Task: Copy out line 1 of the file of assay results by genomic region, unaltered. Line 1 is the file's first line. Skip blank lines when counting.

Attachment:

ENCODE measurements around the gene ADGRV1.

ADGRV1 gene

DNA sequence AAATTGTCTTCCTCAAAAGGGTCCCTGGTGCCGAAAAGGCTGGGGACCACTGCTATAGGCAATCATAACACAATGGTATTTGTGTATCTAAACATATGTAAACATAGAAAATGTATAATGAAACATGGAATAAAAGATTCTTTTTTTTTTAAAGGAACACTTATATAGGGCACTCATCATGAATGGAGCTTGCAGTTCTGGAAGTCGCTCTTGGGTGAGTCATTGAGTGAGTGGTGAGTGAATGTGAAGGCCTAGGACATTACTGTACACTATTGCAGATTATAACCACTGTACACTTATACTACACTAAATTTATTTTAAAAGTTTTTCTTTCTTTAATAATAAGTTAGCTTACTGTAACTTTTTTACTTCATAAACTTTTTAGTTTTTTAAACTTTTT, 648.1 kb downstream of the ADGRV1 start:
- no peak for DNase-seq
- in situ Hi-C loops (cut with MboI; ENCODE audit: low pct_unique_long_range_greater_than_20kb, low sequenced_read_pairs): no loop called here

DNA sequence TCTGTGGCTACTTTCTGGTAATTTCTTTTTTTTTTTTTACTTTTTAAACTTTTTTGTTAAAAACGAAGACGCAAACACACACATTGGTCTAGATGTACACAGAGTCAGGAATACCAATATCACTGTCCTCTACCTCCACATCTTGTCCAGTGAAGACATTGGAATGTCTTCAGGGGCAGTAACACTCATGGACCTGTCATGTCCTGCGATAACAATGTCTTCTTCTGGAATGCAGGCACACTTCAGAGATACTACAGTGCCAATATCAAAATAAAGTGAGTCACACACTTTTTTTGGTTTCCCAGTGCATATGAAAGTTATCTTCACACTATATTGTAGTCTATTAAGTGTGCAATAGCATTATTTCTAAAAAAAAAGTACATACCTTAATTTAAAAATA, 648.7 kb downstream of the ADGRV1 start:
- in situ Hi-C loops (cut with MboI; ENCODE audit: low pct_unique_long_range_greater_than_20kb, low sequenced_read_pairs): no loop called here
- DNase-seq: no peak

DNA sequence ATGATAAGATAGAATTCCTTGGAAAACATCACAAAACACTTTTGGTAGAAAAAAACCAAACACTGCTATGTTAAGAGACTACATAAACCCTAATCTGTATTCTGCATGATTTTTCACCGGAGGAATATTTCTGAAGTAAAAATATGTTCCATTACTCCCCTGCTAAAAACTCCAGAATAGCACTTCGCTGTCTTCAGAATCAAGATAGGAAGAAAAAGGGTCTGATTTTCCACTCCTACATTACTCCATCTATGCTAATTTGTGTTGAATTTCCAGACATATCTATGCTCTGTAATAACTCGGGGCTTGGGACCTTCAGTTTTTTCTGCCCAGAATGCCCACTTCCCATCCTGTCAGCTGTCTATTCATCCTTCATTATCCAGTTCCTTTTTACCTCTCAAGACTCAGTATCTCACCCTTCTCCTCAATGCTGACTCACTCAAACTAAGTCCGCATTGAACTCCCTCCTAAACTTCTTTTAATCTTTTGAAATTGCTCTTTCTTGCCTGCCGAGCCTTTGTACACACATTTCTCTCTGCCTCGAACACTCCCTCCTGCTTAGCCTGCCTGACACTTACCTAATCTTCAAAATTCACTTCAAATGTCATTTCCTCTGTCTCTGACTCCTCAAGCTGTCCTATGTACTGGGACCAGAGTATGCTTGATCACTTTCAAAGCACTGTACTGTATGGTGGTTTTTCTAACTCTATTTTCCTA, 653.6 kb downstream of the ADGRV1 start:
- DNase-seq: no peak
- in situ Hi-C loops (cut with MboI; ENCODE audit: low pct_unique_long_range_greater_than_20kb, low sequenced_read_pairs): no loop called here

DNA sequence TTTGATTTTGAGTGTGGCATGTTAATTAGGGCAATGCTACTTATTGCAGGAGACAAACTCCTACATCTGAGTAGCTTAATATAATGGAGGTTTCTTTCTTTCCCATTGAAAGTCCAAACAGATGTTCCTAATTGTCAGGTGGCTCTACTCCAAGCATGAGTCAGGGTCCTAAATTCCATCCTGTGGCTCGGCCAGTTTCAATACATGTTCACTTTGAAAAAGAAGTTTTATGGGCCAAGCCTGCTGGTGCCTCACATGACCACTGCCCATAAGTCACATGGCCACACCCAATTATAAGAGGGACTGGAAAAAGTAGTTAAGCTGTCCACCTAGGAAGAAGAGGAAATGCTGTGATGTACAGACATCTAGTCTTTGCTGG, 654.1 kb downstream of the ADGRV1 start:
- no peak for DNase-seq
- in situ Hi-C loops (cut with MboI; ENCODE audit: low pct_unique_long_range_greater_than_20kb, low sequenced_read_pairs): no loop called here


ENCODE measurements around the gene ADGRV1.